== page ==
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(Mother Nature Network)   Your cat thinks you're a much larger cat with good taste in food   (mnn.com) divider line 102
    More: Obvious, good taste, cat thinks, spaying and neutering, cats  
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12829 clicks; posted to Main » on 12 Jan 2014 at 7:05 AM (27 weeks ago)   |  Favorite    |   share:  Share on Twitter share via Email Share on Facebook   more»



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2014-01-12 09:31:25 AM

VendorXeno: The conclusions reached in this study/article were beyond idiotic. For instance, they use the modern practices of spaying and neutering to dictate the long term genetic development regarding domestication. But those programs have existed on a wide scale only in the modern era. And cats, like dogs, have been bred for purpose, hence the wide variety of breeds. And the whole article reads like that, just this long winded denial of reality.


Cats have been bred for purpose? No, they have been domesticated to either kill rodents or be a companion. There are less than 40 breeds of cats, with over 95% of the global population either a domestic short-hair or a domestic long-hair, also known as mutts. It's one of the reasons why they suffer from few genetic disorders, as opposed to dogs.
 
2014-01-12 09:34:38 AM
Yet they still suck at grammar.
 
2014-01-12 09:36:02 AM

VendorXeno: The conclusions reached in this study/article were beyond idiotic. For instance, they use the modern practices of spaying and neutering to dictate the long term genetic development regarding domestication. But those programs have existed on a wide scale only in the modern era. And cats, like dogs, have been bred for purpose, hence the wide variety of breeds. And the whole article reads like that, just this long winded denial of reality.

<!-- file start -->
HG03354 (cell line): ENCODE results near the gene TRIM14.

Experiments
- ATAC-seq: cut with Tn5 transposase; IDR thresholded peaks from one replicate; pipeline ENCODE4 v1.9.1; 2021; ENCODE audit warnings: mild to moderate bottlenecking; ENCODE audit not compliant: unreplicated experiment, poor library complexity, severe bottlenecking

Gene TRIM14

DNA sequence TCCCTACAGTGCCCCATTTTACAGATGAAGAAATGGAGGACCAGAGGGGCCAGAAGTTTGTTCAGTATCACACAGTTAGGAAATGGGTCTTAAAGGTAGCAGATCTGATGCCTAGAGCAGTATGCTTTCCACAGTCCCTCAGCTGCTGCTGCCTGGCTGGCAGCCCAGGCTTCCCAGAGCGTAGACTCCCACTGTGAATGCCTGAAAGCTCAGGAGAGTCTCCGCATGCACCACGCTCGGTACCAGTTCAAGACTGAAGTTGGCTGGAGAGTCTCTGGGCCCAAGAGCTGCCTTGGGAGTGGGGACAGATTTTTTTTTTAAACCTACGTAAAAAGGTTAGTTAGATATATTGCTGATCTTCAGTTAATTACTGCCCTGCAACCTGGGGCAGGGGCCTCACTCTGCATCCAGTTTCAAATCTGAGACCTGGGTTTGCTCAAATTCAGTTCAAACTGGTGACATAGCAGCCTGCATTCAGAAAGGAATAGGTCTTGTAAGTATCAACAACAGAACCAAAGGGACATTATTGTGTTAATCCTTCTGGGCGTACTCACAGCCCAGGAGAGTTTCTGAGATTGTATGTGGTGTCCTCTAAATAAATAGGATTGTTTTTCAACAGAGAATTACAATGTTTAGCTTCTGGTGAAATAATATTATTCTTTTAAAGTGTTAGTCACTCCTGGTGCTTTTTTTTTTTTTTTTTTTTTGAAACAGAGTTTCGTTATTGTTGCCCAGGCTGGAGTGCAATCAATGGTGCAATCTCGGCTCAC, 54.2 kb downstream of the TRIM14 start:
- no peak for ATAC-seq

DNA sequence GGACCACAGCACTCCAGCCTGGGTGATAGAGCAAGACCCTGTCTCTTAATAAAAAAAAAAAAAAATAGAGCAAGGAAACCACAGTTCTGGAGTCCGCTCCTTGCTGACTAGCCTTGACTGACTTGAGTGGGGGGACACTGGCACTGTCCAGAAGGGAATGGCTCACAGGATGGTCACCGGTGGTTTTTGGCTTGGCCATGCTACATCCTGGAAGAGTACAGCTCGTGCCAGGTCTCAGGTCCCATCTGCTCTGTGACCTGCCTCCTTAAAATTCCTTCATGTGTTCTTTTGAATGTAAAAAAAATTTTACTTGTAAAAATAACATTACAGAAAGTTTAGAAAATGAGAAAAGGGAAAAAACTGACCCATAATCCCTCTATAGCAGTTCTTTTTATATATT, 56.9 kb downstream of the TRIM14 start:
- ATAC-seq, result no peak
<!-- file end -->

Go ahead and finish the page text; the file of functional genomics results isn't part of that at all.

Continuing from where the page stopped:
I just got a crazy mental image of some guys in lab coats trying to breed a cat to sleep 23.5 hours/day instead of the normal 23.25 hours/day

/may have been a far side
 
2014-01-12 09:36:30 AM
If scientists could genetically engineer a dog that doesn't smell and licks itself clean, I'd be all over it.
 
2014-01-12 09:38:51 AM
FTFA: "And when your feline friend brings you the occasional dead rodent or half-eaten insect, it's not a gift or an attempt to feed you.

Your cat simply wants a safe place to eat his kill. When he bites into his catch, he realizes the food you provide tastes better, so he leaves the remains of the prey behind."


More is going on here. The cat wants the prey in a noticeable or "central" place (though not necessarily thinking of it as a gift). If it really wanted a "safe place" the mouse or whatever would be left in more of a hiding place such as under a sofa. Cats often leave the prey in prominent places such as (for an outdoor cat) the entrance to a house and for our indoor cat the bottom step of the flight up from the ground floor.

Some cats (particularly when younger) will "play fetch". Our cat used to hunt tampax from their secret lair in the box in the cabinet in the bathroom and bring them to us. Throw them and she would bring them back. I guess she thought our location defined "the nest" and that was the proper place for such prey. I wonder if there are any sex differences in "playing fetch" because female cats are more into nesting than male.
 
2014-01-12 09:42:55 AM

cardex: Derkins: big pig peaches: Nogale: big pig peaches: Depends on the cat and the person. My cats see everyone else in the house as other cats. They see me as a magical being. Here's why :

Everyone in the house shares cat care duties except litter box cleaning. For some reason I'm the only person who does it on a regular basis. Cats fully understand providing food, grooming and affection. They do that naturally. However, I make the poopies disappear. Cats instinctively bury their waste, but they know it's still there. Making poop vanish to them is a godlike power. It's something beyond there abilities. That makes me their favorite.

How do they know you're the one who does it?

They have eyes and ears. They always come to investigate when they hear scratching around in the litter.

My cats are too dumb to realize I'm cleaning the box. They probably think I'm using it. Ew.

Just use it once to freak the cats out then have someone else clean the box and post the video to youtube


s3.amazonaws.com
 
2014-01-12 09:42:58 AM
www.catster.com
 
2014-01-12 09:43:08 AM
www.charlottepantry.com
My idiot cat's version of cat crack.
 
2014-01-12 09:44:19 AM

bifford: If scientists could genetically engineer a dog that doesn't smell and licks itself clean, I'd be all over it.


Some dog breeds stink more than others, just sayin. And not all cats are very assiduous at cleaning themselves.

You know, Smelly Cat.
 
2014-01-12 09:45:38 AM
Still don't buy their explanation of Presenting. My opinion is that they are saying, "look here I too can provide food."

Example: used to live in an apartment where the upstairs outdoor cat would present an average of two to three on our stairs and more than five on his owner's stairs... A day.